After David dropped us back at the hotel, my parents left for a stroll around the neighborhood. I stayed back. Had Dad achieved mission objectives? Little remained of the Seria and Lutong he left behind as a kid. He had hoped to meet at least one person who remembered his parents—perhaps a relative or a descendant of Sari, the Dayak maid who had taken care of the children while the parents worked, or a colleague of my grandmother from the school she had taught in—but we hadn’t met any. We embarked on this trip with a lot of anticipation and excitement, perhaps a fraction of what my intrepid grandfather had felt when he left home at the age of eighteen, and shortly thereafter the country of his birth, armed with a knowledge of shorthand and an excellent words-per-minute on a mechanical typewriter. Once when I asked the silver-haired octogenarian how he had done it he simply chuckled. Instead, he lamented about being made to repeat sixth and ninth grades, the former because he failed and the latter because he broke his right hand. My grandfather hadn’t thought much of his education, which was little to begin with, but what he achieved over the course of his life transcended an average life of self-accomplishments. He brought his family, his wife’s family, and of those around him to education and prosperity by bringing them overseas, getting them jobs, sending them money to study or start businesses of their own.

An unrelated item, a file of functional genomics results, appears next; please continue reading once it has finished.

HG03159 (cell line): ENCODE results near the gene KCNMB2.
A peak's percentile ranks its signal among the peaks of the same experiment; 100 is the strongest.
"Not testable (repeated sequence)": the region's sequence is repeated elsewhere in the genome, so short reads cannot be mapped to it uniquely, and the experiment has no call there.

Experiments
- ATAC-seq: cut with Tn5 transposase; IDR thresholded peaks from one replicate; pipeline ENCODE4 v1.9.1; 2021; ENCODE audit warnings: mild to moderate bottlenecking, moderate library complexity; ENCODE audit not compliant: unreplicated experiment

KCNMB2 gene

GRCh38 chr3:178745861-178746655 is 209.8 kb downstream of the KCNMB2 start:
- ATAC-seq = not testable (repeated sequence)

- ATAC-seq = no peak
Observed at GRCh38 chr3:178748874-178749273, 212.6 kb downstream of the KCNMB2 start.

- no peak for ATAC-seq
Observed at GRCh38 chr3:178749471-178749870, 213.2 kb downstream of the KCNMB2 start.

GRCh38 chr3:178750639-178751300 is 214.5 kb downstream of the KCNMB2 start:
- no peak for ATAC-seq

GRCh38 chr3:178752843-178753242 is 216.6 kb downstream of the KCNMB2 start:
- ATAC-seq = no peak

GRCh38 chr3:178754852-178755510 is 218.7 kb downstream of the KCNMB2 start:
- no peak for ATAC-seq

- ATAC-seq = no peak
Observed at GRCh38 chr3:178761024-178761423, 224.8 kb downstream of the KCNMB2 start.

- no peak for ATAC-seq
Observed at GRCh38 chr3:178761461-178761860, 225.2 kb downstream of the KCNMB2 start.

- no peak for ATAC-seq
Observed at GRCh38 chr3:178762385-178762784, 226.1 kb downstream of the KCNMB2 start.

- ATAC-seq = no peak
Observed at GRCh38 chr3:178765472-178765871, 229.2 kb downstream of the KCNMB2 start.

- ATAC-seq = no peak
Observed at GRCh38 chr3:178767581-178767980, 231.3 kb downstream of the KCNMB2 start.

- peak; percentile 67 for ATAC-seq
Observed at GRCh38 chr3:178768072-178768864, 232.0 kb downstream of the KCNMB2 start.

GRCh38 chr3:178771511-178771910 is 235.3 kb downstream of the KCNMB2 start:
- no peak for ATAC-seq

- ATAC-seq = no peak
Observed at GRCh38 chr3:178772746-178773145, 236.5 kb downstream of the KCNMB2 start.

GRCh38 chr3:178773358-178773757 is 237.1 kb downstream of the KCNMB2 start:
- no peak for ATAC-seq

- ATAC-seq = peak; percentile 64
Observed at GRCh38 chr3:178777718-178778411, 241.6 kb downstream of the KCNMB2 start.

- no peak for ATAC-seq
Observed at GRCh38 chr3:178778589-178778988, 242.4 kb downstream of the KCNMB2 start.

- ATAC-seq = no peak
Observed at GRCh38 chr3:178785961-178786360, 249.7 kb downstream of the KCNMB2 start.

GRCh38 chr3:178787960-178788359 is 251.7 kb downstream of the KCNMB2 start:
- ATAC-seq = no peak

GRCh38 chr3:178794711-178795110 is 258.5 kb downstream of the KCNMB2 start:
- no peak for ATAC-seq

The ripples of my grandparents’ lives are still felt today, years after their deaths. There is no need for any validation for it is self-evident. Therefore, I decided the purpose of our visit had been for Dad to remember them more intimately as their son, more personally than through legend, so he could renew the calls “Appu” to his five-year old self, imagine how they had made it work more than a half-century ago in a primitive and completely foreign land. Most importantly, it had been for him to make peace with the fact that as we continue to live with their memories, Miri, Lutong and Seria live on, changing with and adapting to the times, glimpses of their past in a street corner or on a hilltop, reminding us how far they have come.